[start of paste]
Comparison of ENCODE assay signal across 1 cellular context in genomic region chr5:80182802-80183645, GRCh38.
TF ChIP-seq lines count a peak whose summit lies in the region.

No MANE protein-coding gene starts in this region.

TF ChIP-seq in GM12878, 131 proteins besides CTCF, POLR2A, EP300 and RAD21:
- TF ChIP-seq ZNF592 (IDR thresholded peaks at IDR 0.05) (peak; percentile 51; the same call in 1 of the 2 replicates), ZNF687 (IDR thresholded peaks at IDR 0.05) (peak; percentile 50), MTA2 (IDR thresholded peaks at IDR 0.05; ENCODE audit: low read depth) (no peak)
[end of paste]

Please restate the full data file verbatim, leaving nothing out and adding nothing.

Comparison of ENCODE assay signal across 1 cellular context in genomic region chr5:80182802-80183645, GRCh38.
TF ChIP-seq lines count a peak whose summit lies in the region.

No MANE protein-coding gene starts in this region.

TF ChIP-seq in GM12878, 131 proteins besides CTCF, POLR2A, EP300 and RAD21:
- TF ChIP-seq ZNF592 (IDR thresholded peaks at IDR 0.05) (peak; percentile 51; the same call in 1 of the 2 replicates), ZNF687 (IDR thresholded peaks at IDR 0.05) (peak; percentile 50), MTA2 (IDR thresholded peaks at IDR 0.05; ENCODE audit: low read depth) (no peak)